Wednesday, December 8, 2010

Correspondence NIAMS (NIH)-Diagnostic Criteria for Fibromyalgia

I have received a reply from the National Institute of Health NIAMS to my original letter of
October 26, 2010 regarding inclusion of the assessment of myofascial trigger points and restless leg syndrome in the proposed diagnostic criteria for fibromyalgia. My original letter can be here at the blog,
http://fmcfstriggerpoints.blogspot.com/2010/10/proposed-fm-criteria-letter-nih-naims.html

I thought you would be interested in what they had to say, and what I have to say in my reply to Mr. Clark, National Institute of Arthritis and Musculoskeletal and Skin Diseases (NIAMS), Public Liason.

Mr. Clark’s letter is following my reply. Harmony and Hope, Celeste

December 8, 2010

Dear Mr. Clark

Thank you for your response.

While I understand the role of the National Institute of Arthritis and Musculoskeletal and Skin Diseases (NIAMS), I believe it is important that the researchers you support have a concise tool and method for understanding the diagnosis of fibromyalgia (FM). The tender point model evolved as a diagnostic tool, but was developed to screen FM research participants. The diagnostics for fibromyalgia should not be separated from the research. When investigators do not have a consistent diagnosis method, the science becomes seriously compromised. Therefore, the proposed diagnostic criteria for FM are important to research funded and supported by the NIAMS, National Institute of Health (NIH) and any other entity interested in investigating the causes and treatments for FM.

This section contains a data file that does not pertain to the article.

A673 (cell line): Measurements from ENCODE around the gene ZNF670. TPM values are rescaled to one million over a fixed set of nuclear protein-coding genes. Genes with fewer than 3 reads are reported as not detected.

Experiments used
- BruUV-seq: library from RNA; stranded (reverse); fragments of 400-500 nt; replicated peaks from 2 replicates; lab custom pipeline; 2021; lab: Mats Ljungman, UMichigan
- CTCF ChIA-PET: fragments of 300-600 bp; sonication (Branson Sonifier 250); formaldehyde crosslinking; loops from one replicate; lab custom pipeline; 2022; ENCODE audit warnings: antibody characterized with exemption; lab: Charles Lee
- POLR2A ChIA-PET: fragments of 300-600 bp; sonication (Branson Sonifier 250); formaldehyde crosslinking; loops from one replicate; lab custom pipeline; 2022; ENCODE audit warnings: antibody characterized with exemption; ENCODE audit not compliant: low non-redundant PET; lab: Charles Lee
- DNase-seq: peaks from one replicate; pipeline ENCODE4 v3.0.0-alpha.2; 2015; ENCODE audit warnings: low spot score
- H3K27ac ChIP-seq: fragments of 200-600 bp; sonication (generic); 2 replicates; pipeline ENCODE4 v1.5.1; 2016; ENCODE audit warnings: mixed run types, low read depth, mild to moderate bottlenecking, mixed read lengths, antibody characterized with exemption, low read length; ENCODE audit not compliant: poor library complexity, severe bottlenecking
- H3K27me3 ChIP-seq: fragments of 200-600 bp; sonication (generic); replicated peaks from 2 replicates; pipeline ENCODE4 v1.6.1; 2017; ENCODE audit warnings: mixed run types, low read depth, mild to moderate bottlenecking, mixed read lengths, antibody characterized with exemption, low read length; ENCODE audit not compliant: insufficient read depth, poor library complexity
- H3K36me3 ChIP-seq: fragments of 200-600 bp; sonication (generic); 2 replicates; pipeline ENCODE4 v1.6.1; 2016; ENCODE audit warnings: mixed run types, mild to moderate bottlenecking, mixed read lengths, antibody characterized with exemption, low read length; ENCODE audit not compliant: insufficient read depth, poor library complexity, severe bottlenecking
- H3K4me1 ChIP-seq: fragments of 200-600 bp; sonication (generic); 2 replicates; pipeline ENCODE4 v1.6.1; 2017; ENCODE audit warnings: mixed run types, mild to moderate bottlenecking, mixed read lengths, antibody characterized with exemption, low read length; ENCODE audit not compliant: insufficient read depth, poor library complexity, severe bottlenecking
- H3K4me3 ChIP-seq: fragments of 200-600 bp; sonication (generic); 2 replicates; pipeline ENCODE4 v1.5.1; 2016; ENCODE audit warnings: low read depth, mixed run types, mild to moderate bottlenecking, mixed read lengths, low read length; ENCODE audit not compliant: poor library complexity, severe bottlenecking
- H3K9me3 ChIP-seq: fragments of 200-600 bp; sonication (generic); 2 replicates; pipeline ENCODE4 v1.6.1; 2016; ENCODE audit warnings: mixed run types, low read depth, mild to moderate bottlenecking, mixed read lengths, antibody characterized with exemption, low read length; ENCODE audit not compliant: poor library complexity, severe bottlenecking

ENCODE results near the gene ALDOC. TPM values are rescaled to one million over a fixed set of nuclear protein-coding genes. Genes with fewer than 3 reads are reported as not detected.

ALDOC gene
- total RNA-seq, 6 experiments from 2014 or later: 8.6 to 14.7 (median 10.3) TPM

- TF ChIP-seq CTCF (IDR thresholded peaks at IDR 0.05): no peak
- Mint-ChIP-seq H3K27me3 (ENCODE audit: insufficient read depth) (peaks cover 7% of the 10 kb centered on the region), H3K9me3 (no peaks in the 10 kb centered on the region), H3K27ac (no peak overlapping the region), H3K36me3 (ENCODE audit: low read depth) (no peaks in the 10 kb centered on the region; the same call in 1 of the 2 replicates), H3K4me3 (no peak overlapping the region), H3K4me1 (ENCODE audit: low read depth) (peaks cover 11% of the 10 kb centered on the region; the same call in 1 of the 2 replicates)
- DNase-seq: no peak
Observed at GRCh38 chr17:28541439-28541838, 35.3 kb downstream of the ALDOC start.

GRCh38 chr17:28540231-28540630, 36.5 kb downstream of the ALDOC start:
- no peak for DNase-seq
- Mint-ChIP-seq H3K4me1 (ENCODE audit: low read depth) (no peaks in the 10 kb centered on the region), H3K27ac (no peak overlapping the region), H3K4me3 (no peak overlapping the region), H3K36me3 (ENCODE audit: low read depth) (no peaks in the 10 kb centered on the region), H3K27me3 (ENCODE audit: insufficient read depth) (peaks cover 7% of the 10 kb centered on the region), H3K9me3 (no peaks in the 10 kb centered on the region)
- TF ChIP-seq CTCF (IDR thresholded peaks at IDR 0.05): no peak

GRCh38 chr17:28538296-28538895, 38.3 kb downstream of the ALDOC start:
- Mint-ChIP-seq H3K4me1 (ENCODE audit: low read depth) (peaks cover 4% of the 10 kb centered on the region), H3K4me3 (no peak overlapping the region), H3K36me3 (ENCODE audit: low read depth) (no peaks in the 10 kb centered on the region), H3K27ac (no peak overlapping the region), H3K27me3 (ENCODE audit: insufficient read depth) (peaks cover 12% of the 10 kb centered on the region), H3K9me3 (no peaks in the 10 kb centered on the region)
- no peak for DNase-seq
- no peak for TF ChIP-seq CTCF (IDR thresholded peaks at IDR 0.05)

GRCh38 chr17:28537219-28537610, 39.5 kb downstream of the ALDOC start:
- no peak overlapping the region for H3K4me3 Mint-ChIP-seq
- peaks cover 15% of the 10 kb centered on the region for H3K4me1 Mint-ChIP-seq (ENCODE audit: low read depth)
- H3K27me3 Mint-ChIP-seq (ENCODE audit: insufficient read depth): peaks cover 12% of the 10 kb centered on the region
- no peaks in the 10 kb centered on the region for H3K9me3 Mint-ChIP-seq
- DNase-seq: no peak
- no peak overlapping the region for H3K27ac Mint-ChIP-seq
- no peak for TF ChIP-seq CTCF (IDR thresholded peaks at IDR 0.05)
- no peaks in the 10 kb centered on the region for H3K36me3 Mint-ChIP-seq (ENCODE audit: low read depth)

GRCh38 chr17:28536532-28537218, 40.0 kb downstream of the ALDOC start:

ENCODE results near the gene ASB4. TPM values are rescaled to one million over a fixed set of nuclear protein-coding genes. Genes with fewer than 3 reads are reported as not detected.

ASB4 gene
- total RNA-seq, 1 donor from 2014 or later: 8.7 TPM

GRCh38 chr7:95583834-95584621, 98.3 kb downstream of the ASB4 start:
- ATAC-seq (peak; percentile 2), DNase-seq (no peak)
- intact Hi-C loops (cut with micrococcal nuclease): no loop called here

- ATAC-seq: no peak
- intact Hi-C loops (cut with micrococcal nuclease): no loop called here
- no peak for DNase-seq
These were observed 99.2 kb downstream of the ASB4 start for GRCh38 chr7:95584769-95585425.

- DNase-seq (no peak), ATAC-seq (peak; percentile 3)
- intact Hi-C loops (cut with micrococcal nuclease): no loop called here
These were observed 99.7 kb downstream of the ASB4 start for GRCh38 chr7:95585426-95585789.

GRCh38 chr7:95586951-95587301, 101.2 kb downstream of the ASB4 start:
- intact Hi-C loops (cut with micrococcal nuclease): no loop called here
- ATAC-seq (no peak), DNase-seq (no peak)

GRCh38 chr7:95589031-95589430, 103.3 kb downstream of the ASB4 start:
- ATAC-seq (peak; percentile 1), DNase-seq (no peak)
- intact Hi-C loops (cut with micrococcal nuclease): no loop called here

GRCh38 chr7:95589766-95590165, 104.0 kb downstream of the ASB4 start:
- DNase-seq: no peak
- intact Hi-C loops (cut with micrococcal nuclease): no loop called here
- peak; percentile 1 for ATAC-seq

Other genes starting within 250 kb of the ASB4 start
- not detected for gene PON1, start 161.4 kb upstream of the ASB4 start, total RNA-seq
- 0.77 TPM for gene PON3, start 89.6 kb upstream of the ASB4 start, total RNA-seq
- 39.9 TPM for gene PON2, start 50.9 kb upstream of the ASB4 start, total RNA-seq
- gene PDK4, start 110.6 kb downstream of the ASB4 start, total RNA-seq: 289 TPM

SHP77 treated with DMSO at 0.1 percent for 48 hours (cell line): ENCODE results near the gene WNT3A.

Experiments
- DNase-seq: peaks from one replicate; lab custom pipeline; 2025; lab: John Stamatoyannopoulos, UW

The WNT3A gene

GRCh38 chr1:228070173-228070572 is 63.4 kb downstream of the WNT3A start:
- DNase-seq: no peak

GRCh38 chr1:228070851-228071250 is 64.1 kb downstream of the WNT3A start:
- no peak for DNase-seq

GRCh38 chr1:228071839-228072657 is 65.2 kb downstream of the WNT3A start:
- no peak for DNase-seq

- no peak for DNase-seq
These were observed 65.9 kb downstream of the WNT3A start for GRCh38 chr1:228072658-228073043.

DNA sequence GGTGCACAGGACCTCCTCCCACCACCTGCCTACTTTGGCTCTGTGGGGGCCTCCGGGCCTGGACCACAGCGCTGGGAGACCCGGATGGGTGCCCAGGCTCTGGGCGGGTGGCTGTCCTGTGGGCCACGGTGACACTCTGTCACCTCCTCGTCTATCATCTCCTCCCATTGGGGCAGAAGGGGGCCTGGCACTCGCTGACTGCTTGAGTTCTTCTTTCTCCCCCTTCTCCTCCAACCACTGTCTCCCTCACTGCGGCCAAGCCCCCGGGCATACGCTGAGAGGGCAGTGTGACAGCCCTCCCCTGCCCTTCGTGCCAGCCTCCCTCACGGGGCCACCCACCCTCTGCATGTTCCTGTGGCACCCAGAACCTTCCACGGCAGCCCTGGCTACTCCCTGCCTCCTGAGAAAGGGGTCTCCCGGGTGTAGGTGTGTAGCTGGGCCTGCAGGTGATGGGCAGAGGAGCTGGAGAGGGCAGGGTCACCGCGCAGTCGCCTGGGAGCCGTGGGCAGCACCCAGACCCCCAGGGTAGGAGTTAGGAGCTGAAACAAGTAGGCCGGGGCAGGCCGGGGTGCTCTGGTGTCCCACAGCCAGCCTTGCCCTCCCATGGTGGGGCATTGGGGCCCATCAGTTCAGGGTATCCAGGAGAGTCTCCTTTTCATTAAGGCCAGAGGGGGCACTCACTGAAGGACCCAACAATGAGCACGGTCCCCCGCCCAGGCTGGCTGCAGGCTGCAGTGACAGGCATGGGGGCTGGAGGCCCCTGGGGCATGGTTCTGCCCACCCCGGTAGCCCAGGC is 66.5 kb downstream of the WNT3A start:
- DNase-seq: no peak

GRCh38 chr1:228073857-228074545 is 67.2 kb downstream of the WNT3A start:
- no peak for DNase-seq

We look forward to further research on the relationship of peripheral pain generation by MTrPs and wind-up in the FM brain. As I stated previously, the literature shows us not all people with MTrPs have centralization. We need to understand why this phenomenon occurs in FM, as well as, phenomena such as RLS, which we now know is ten times more likely to occur in FM. Restless leg syndrome could explain, at least in part, dysfunctional sleep (1), but understanding the orchestration of the brain in any disease process is complicated. Since learning more about these two occurrences, ignoring the importance of a physical exam in diagnosing FM will lead us, the patient, researchers and clinicians, down another twenty years of unsuccessful outcome. As Dr. Bennett has said, it is like “throwing the baby out with the bathwater.” (2) Restless leg syndrome could also have a myofascial component with centralization, but how would we know without a physical assessment by someone educated to do so?

Dr. Siddhartha Sikdar’s research on ultrasound imaging sounds exciting, but unless the diagnostic criterion for fibromyalgia includes assessment of myofascial trigger points (MTrPs), it is meaningless to at least a subgroup and possibly all fibromyalgia patients. (3) I assume his research is ongoing, as I was not able to find an abstract on Pub Med and I was unable to navigate the link provided, but I am interested in reviewing this research. To be able to document MTrPs with ultrasonography is a step in the right direction, resulting in better treatment. As it stands now, few are willing to do TrP injections on myofascial trigger points in the scalenes because of their proximity to major vasculature and the lung apex. This leaves us untreated or undertreated. As you know the MTrPs in the scalenes (along with other muscles of the head and neck) perpetuate migraine headaches (4), a frequent co-morbid condition in FM.